F10 520d SE
I knew I was going too fast as the nose of the M4 approached the apex. I was going to run out of track. In a heartbeat, cutting the corner a little more seemed the sensible thing to do. Severe of kerb and blind on the approach, I’ve driven this track enough to know what lay beyond, but even so in that moment I wasn’t sure quite how much road I would have left if this went wrong.
In the next breath, I knew I’d misjudged it. The front rode the kerb well enough without displacing the chassis more than expected, but then a thousandth of a second later, the rear hit the kerb right at its most extreme and rather than enjoying that balanced feel of front and rear in unison, just on the edge and peeking over the point of no return, it all started to unravel with the rear of the car rotating into the air, the force through the steering wheel increasing, the windscreen full of trees and not the corner which I’d just been looking at, and with said bend now coming at us through the passenger window…
Those of a certain age and a gaming inclination will recall the earliest days of the driving sim, and those halcyon days of the mid-‘90s, by when the earliest games (impressive but hampered by the limitations of the hardware) had evolved into something more realistic with the dawn of the modern console era, are the starting point of the evolutionary process which has brought us to where we are today.
The likes of TOCA Touring Cars and Colin McRae Rally, plus of course Gran Turismo and later, the Microsoft Forza series laid the ingredients for the successful formula, and today’s iterations are something to behold. Virtual Reality is the latest thing in gaming. But if you’re like me, you’ll feel that sitting in a room wearing a headset and headphones which isolate you from the surrounding environment (not to mention looking like a dork) is a tad anti-social. I like to be aware of what’s around me, hence I stick to the 32-inch monitor. But games tell you they offer a realistic interpretation of the art of driving so is there any truth in that, or is it a load of tyre smoke and mirrors?
The first thing to understand, whilst I’m hacking around the Nordschleife in my virtual BMW M4 (that wasn’t an actual #BMW-M4-Coupe-F82
I was referring to at the start, do you think #BMW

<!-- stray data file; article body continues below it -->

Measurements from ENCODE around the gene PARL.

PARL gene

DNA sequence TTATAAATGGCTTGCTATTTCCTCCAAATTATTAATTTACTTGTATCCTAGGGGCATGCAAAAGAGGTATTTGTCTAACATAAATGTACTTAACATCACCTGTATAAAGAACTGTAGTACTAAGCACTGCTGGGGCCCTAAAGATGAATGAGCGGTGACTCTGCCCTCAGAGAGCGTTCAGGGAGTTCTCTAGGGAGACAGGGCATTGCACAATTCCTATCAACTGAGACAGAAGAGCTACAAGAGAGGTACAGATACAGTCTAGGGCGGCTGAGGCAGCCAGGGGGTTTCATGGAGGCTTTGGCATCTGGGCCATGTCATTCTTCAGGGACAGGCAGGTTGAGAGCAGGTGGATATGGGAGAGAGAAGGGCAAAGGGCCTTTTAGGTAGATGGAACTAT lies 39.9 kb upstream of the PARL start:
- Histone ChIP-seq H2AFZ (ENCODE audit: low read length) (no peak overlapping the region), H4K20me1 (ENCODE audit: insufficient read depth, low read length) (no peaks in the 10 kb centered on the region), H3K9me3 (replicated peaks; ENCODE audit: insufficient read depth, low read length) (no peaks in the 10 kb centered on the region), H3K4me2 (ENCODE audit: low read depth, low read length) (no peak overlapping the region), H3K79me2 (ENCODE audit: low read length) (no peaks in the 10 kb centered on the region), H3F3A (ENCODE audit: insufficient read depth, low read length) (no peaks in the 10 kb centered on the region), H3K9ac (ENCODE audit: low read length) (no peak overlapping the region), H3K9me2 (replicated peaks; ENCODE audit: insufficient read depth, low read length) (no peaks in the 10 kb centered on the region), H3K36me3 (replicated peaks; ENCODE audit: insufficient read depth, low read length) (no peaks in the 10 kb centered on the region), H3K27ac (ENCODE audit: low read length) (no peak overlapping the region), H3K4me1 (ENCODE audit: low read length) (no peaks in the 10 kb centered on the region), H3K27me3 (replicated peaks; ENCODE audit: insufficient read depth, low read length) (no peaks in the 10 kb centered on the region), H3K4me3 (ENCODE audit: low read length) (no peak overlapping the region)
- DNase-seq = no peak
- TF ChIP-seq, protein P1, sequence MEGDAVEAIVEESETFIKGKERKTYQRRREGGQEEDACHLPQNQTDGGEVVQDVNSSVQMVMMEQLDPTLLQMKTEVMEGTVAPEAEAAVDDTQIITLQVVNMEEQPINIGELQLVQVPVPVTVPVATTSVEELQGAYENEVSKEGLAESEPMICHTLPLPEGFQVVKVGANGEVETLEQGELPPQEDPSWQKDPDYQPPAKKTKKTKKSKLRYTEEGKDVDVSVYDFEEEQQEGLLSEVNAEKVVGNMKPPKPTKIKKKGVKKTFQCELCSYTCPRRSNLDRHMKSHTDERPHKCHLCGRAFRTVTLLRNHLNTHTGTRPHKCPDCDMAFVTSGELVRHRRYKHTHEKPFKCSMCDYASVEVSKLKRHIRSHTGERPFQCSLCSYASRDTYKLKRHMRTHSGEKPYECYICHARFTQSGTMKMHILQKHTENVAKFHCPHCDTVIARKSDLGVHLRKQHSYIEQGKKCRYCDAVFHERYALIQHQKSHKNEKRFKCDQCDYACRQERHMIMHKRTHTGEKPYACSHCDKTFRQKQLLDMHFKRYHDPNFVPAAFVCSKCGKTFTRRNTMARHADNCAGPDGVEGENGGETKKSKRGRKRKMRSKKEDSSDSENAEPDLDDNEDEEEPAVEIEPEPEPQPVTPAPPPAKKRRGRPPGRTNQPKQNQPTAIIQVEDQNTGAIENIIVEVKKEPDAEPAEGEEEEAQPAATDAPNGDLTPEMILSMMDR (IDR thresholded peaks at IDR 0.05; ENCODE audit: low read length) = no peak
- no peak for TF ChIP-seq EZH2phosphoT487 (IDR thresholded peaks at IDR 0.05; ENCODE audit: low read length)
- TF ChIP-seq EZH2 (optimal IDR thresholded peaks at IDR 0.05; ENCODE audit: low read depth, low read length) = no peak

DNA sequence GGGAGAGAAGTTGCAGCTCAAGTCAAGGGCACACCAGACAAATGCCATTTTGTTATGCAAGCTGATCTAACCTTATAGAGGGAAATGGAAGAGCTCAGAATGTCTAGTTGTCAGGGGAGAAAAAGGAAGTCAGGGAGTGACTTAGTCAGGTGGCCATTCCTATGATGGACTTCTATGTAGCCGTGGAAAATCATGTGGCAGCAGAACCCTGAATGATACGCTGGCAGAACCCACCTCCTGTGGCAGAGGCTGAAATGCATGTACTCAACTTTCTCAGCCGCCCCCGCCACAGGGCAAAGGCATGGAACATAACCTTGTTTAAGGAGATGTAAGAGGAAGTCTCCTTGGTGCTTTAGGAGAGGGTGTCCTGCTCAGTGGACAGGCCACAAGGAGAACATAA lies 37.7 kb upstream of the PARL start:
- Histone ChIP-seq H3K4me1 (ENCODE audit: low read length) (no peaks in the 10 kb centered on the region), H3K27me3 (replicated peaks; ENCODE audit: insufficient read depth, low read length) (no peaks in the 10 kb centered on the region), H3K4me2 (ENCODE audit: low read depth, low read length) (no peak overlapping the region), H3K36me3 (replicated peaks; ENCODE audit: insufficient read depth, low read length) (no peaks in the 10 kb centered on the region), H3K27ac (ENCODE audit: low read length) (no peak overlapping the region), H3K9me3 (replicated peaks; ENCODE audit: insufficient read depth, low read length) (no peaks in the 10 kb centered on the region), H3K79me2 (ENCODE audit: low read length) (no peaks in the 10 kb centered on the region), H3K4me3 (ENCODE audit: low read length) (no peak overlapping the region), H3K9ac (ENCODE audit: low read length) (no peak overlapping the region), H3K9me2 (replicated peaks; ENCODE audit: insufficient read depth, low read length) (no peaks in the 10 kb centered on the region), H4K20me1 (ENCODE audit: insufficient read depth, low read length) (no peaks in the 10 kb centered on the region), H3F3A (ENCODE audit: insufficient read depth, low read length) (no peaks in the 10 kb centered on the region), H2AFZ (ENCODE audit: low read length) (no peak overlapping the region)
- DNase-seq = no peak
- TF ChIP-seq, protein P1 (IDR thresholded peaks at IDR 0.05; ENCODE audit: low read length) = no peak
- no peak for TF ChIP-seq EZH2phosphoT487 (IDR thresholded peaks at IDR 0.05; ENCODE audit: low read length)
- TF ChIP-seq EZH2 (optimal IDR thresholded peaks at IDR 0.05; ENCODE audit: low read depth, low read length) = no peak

had taken leave of its senses!?), is I’m not sat in one of these gaming rigs which wouldn’t look out of place in McLaren F1’s R&D studio. Some people do spend thousands on these setups, but for that kind of cash I’d rather buy an actual car and do some track days. But at the same time, I’m not sat there on a cardboard box twirling a plastic plate, so some cash has been spent beyond the presence of a sturdy, reclining office leather chair…
We have a force feedback base by Thrustmaster, a TX to be precise at about 200 quid, to which is attached a 22-inch TM racing rim. Leather covered and equipped with tactile metal paddles and a solid metal centre, this adds weight and realism through avoiding feeling too plasticky or ‘light’ in your hands. And another 100 quid. Next, my feet drop onto the cool metal plate of my inverted #T3PAPRO
pedals, offering up full threepedal heel-n-toe control and a socalled canonical brake pedal mod, which allows proper resistance to be felt underfoot and hence, the judging of braking effort up to the point of lockup. Thrustmaster will relieve you of £150 for those.
The last item of what I consider the essential equipment without resorting to one of those rigs (and discounting the obvious requirement for a decent television or monitor, in my case a 32- inch HD 1080p LG bought used off eBay for 50 notes) is the TH8A shifter, again by Thrustmaster, and again fostering realism through allowing full manual gear changes when combined with the aforementioned pedal set.
Seven-speed capable, cool to the touch at least at the start of a gaming session and with an exposed gate, it’s a beautifully tactile addition and really sets the rest of the kit off a treat. And another 120 quid or so.